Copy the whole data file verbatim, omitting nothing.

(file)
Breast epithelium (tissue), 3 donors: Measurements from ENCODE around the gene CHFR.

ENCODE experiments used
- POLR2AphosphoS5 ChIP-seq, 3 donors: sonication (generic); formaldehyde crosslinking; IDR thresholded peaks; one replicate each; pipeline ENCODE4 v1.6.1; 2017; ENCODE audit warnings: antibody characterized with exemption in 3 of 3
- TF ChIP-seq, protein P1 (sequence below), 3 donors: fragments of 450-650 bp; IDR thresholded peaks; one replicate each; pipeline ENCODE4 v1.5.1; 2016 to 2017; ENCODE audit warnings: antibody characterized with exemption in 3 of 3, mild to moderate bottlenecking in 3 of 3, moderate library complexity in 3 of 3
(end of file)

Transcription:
Breast epithelium (tissue), 3 donors: Measurements from ENCODE around the gene CHFR.

ENCODE experiments used
- POLR2AphosphoS5 ChIP-seq, 3 donors: sonication (generic); formaldehyde crosslinking; IDR thresholded peaks; one replicate each; pipeline ENCODE4 v1.6.1; 2017; ENCODE audit warnings: antibody characterized with exemption in 3 of 3
- TF ChIP-seq, protein P1 (sequence below), 3 donors: fragments of 450-650 bp; IDR thresholded peaks; one replicate each; pipeline ENCODE4 v1.5.1; 2016 to 2017; ENCODE audit warnings: antibody characterized with exemption in 3 of 3, mild to moderate bottlenecking in 3 of 3, moderate library complexity in 3 of 3